I didn't search via terms—like “quiet” or “peaceful”—nor did I waste hours reading reviews.

I constantly browsed Google Maps, all while thinking, “I must get farther away!”

Then I found Haserot Beach on the Old Mission Peninsula.

It is, as far as I can tell, the closest official, public beach to the lighthouse, on the tip of the peninsula.

It's in the same vicinity as the Old Mission Inn, an old-timey hotel you'll never see listed on Trivago, and the Old Mission General Store, which is reputed to have the best pizza in TC (not confirmed by me, a pizza appreciator, as of the writing of this poem).


I love driving on Old Mission.

The beautiful vineyards, and the postcard-level rural setting, have always helped me out whenever I was going through a particularly depressive or anxious episode when I lived in TC for a school year.

Despite all the time I spent in the area, I never knew this place existed until now.

I had never been more happy to have become a beach bum these past few years.


I noticed it right away when I got out of my car:

The beach was somewhat encircled by the surrounding land.

I don't know if you can technically call it a “cove”, but that's what it reminds me of, so I'm sticking to it.

Unlike Torch Lake, it actually looks like it could be someplace outside of Michigan—not quite the Caribbean, but someplace that has a history, someplace that was meant to be special, and someplace where you can feel like you're part of something bigger and beautiful.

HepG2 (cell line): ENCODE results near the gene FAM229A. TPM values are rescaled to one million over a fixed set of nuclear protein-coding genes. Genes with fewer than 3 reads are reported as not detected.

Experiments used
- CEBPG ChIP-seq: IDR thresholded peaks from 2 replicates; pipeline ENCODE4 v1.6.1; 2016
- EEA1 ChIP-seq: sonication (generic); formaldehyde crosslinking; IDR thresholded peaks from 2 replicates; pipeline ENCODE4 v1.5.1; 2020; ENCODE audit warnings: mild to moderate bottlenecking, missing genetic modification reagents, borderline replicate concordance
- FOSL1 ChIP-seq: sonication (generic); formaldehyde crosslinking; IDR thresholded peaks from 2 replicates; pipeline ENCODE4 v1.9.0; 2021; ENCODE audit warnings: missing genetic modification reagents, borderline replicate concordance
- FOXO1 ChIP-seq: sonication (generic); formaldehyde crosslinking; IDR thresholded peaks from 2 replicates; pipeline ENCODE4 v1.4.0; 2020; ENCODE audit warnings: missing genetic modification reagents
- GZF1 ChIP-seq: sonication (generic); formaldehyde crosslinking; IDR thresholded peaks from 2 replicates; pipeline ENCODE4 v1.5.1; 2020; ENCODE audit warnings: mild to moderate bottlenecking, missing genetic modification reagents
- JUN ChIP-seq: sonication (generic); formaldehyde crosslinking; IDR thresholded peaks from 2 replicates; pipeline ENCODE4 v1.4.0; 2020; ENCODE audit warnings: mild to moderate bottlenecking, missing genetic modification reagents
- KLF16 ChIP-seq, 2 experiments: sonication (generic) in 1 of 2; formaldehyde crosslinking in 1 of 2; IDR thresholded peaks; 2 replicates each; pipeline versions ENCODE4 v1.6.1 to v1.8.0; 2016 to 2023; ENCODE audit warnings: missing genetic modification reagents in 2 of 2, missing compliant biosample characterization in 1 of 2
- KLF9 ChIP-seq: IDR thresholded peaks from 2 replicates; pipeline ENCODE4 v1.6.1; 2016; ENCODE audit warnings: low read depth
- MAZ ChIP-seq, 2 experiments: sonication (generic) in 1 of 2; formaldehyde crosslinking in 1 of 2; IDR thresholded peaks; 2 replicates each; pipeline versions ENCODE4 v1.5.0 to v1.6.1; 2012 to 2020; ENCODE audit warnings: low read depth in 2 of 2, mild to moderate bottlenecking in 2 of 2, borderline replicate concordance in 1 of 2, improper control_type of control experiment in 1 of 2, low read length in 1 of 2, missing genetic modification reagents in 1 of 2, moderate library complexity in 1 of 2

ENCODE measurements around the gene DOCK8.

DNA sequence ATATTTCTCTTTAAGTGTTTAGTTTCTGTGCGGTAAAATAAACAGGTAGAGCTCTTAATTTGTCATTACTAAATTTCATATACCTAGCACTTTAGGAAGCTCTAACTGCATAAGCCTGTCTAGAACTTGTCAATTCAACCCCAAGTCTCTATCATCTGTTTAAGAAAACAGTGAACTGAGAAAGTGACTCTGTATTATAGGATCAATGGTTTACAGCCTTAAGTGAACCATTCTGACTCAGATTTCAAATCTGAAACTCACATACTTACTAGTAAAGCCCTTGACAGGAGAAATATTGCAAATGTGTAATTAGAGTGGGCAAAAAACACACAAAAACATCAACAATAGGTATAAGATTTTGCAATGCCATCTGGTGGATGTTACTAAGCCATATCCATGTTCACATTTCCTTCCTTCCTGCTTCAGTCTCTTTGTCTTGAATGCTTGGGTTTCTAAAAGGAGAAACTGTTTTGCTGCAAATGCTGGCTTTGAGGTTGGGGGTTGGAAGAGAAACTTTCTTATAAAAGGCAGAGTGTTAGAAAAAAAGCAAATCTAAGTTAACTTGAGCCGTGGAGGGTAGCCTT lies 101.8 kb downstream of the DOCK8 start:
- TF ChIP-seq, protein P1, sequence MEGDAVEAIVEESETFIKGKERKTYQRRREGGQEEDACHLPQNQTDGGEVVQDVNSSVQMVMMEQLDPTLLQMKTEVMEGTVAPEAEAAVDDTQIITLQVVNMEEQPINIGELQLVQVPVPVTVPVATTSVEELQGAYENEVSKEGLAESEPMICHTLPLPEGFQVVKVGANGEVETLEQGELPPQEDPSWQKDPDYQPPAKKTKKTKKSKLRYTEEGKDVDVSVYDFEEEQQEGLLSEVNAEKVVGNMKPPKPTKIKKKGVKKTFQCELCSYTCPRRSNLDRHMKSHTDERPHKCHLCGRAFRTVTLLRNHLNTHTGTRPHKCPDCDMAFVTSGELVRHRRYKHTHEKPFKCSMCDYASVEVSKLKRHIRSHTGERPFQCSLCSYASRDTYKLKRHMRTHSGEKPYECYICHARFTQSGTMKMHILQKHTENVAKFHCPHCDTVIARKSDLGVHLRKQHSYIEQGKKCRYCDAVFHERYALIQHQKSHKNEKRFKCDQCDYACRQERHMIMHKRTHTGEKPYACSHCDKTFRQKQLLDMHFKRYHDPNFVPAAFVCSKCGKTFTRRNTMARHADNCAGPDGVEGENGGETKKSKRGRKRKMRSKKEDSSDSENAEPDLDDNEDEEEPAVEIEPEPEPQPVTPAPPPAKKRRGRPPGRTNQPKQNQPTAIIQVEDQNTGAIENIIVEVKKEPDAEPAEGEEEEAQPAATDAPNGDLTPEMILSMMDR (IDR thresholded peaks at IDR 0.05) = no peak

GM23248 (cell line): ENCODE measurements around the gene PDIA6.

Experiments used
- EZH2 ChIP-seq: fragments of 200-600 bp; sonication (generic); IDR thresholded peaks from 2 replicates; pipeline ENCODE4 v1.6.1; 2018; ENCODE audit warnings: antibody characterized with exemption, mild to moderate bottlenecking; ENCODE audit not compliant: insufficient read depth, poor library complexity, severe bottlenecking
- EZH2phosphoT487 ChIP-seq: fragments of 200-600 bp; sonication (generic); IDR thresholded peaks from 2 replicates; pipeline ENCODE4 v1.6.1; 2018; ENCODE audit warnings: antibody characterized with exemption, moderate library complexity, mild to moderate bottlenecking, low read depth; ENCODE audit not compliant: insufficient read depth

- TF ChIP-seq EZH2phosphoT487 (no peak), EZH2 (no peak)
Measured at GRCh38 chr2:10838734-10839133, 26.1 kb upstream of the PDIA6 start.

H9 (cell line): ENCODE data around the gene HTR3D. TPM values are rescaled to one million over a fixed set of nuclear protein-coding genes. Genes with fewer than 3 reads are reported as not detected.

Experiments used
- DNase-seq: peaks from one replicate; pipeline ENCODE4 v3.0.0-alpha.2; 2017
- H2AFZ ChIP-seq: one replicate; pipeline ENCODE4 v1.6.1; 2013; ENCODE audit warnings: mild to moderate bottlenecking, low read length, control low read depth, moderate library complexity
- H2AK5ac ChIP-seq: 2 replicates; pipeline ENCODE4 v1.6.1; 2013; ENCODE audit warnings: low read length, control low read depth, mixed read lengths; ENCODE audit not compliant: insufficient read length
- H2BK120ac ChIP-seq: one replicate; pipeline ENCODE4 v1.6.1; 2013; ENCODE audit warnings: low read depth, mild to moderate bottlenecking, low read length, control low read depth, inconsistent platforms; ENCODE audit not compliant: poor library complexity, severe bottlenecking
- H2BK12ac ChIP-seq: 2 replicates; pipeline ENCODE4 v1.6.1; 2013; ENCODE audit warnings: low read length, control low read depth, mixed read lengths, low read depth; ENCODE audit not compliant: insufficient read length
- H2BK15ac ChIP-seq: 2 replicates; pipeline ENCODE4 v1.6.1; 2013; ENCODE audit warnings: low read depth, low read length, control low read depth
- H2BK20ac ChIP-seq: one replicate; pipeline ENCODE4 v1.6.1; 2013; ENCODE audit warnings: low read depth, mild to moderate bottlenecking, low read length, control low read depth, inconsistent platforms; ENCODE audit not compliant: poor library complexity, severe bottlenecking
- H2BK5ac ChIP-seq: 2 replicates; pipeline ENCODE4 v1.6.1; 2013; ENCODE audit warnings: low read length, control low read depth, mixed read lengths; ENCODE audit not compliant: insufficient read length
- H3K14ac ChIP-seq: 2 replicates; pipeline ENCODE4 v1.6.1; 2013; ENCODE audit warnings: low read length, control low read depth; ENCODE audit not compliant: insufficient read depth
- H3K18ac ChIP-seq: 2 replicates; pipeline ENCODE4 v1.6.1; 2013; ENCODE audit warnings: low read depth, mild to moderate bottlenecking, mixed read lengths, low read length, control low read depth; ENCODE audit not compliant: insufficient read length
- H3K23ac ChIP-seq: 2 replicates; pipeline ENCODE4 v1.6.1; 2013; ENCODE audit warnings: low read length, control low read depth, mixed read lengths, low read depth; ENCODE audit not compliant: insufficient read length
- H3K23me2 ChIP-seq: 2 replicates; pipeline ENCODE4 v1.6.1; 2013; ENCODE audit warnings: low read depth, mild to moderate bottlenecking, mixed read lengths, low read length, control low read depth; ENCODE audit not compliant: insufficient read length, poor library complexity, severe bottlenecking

Someplace you always wanted to be.

There's a boat launch, a playground, but not that many people, despite the overblown description I just gave.

I'm guessing it's because it's so far away from downtown, and doesn't have the same amenities and shine as those nearby beaches.

I've never been so grateful for annoyingly long distances.


There is no one here.

I've been coming here nearly every summer weekend during this Plague Year, and I've never seen it totally empty.

The waves crash into the shore without either a push by boats, or getting confronted by kids and dogs.

The wind picks up, and I can hear the nearby swing set squeak its age.

The flies near the small patch of forest are hiding, since there's no groups of tourists with recently- damp skin for them to snack on.

I make record time setting up my chair and changing into my suit.

Before I go into the water, I listen for more rumblings from the dark sky.

The clouds are menacing, but still, just like the water.

I crack my fingers, and run right in.


I can see them darting around before the water even reaches my knees.

I put on my goggles, and dive towards them.

My presence causes them to scatter, but the small fish I've come to love that inhabit these waters quickly regroup below me.

That's another reason I love this beach, besides how remote and otherworldly it is—and the fact that it's not as busy as the other beaches—the fish that hang out around here.

I really don't have an overtly expressive, poetic way to describe why, but I just like swimming with them, and it just seems right.


Someone else did come along—a large, special needs man, and an elderly woman I assumed was his mother.

They didn't stick around long—the man took a dip while his mother sat on the swing.

I ignored them, and did my usual swim activities: floating on my back with my eyes closed, diving with the fish, checking out the area with a long patch of seaweed, examining any trash I find—lots of fireworks—partially buried on the floor, going out to the very edge of the recommended swim area until it gets so deep and dark that I get scared off, and just hanging around, admiring the scenery, acting like I'm in a 2000's Dreamcast/ Nintendo 64/ Playstation One or Two game.